The regular consumption of raw honey can significantly reduce the risk of suffering some of the most common health issues as it lowers cholesterol and blood sugar levels, scientists in Canada have found.
Researchers at Toronto University carried out a systematic review and meta-analysis of clinical trials on honey. Their findings show that honey improves key measures of cardiometabolic health, especially if the product is raw and from a single floral source.
Tauseef Khan is a research associate at Toronto University’s Temerty Faculty of Medicine and one of the co-authors of the study entitled “Effect of honey on cardiometabolic risk factors: a systematic review and meta-analysis.”
Khan said: “These results are surprising because honey is about 80 per cent sugar. But honey is also a complex composition of common and rare sugars, proteins, organic acids and other bioactive compounds that very likely have health benefits.”
The team of scientists included 18 controlled trials and over 1,100 participants in their analysis. Their research reveals that the consumption of honey has neutral or beneficial effects, depending on aspects such as its quantity and floral source.
The median daily dose of honey in the trials – which lasted approximately eight weeks – was 40 grammes which is the equivalent of around two tablespoons. The intake of raw honey turned out to have the most beneficial effects.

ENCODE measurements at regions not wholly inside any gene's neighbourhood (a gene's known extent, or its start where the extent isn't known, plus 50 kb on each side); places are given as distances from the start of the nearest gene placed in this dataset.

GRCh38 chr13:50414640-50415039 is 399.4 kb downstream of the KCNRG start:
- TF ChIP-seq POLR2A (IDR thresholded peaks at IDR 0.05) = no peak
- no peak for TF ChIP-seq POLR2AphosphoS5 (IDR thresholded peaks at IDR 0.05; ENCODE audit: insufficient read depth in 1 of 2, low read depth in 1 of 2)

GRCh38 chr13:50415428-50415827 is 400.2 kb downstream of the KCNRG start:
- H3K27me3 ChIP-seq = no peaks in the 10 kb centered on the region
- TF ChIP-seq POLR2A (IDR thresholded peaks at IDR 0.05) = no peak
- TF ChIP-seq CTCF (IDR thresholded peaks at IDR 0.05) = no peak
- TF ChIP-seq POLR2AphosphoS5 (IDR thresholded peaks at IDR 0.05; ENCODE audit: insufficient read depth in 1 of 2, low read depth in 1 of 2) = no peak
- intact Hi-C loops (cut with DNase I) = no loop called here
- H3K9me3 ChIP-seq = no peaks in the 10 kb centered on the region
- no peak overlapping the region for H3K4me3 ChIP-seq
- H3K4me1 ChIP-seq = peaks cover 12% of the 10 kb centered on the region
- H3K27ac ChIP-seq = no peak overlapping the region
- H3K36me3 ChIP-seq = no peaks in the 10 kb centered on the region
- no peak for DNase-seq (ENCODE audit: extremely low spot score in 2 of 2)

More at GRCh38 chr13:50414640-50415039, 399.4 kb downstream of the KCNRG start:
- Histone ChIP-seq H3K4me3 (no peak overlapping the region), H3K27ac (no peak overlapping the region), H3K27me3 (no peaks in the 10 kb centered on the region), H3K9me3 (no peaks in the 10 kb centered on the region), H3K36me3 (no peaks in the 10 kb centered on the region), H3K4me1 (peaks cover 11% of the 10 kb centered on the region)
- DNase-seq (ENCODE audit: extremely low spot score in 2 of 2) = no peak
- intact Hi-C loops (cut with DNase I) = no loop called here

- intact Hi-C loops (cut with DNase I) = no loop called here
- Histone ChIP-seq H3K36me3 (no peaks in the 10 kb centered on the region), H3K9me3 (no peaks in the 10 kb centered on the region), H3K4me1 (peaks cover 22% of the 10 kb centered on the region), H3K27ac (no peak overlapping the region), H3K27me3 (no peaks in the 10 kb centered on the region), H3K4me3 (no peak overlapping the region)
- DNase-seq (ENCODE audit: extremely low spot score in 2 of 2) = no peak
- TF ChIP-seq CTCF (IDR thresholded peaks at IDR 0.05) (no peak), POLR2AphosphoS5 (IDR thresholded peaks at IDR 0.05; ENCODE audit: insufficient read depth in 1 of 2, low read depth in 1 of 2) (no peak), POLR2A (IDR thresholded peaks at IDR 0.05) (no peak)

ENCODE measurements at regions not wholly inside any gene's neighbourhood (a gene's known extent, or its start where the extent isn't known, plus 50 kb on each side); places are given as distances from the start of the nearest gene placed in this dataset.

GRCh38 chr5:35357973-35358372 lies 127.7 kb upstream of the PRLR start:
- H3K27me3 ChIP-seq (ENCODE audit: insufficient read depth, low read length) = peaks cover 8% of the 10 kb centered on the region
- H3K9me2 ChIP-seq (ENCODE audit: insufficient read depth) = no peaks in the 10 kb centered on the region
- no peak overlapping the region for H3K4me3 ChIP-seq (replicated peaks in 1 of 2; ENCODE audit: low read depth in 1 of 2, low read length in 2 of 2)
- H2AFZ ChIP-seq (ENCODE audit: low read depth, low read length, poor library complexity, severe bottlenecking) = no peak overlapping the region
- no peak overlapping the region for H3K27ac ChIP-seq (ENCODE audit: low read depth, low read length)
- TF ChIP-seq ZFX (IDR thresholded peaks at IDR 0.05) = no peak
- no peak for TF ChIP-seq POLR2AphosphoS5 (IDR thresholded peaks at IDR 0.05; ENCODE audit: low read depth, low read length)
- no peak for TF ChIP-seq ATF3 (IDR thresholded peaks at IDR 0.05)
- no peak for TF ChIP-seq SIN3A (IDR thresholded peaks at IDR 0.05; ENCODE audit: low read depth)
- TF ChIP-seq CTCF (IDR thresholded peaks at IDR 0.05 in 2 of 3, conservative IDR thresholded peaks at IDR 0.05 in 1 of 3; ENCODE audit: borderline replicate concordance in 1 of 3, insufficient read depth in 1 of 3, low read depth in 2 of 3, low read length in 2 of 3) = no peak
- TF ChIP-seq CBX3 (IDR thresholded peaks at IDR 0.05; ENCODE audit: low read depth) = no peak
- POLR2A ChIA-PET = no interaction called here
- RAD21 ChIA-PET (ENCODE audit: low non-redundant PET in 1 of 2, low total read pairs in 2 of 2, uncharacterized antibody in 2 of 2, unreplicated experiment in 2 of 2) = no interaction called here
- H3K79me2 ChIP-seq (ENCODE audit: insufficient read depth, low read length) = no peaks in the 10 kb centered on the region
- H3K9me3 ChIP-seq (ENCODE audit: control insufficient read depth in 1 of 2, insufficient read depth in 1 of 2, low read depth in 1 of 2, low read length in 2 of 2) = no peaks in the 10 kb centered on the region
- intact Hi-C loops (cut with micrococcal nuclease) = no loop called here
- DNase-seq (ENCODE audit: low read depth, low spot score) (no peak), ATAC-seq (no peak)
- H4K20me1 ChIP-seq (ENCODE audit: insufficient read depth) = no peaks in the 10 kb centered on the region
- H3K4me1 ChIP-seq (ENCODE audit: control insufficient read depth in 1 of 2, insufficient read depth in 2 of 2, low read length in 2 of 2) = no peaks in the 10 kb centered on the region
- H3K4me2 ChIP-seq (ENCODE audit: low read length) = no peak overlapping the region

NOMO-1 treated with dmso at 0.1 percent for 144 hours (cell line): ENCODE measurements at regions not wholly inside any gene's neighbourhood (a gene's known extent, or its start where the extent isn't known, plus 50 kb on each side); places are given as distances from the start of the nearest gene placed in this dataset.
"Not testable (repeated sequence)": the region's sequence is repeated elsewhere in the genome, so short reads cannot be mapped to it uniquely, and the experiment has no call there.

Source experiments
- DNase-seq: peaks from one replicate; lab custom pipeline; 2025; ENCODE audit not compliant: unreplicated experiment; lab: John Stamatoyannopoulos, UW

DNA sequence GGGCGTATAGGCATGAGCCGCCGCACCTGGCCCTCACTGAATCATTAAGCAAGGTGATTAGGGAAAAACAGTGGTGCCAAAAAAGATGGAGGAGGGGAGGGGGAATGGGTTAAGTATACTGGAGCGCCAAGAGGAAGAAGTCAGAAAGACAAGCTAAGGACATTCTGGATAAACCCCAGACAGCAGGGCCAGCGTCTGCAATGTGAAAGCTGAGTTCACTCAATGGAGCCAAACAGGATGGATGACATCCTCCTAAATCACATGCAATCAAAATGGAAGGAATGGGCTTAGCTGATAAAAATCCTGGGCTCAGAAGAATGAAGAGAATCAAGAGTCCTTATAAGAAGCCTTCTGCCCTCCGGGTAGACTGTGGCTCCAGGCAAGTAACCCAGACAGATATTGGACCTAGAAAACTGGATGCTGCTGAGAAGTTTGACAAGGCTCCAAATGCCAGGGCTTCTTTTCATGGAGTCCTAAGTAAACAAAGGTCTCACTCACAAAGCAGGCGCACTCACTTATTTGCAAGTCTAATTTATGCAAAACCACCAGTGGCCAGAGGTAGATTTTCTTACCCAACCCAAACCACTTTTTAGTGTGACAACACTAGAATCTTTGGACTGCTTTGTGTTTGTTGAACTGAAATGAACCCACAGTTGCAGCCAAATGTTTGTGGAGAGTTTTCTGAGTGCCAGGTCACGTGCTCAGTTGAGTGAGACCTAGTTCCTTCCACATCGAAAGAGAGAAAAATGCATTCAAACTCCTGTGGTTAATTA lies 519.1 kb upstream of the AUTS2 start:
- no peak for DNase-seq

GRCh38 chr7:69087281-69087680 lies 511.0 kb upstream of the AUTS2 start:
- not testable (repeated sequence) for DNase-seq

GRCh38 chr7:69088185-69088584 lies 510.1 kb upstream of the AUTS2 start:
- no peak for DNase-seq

Its consumption helped lowering fasting blood glucose, total and LDL cholesterol, triglycerides and a marker of fatty liver disease. Furthermore, it increased HDL cholesterol and some markers of inflammation.
Low-density lipoprotein (LDL) cholesterol – which is sometimes referred to as ‘bad’ cholesterol – makes up most of the body’s cholesterol. High levels of LDL cholesterol raise the risk of heart disease and stroke, according to the Centers for Disease Control and Prevention (CDC), a science-based service organisation based in Atlanta, Georgia, in the United States.
The CDC says: “HDL (high-density lipoprotein) cholesterol, sometimes called ‘good’ cholesterol, absorbs cholesterol in the blood and carries it back to the liver. The liver then flushes it from the body. High levels of HDL cholesterol can lower your risk for heart disease and stroke.”
Khan emphasised: “We’re not saying you should start having honey if you currently avoid sugar. The takeaway is more about replacement – if you’re using table sugar, syrup or another sweetener, switching those sugars for honey might lower cardiometabolic risks.”
John Sievenpiper is an associate professor at the University of Toronto’s Department of Nutritional Sciences.
Dr Sievenpiper explained: “The word among public health and nutrition experts has long been that ‘a sugar is a sugar.’ These results show that’s not the case, and they should give pause to the designation of honey as a free or added sugar in dietary guidelines.”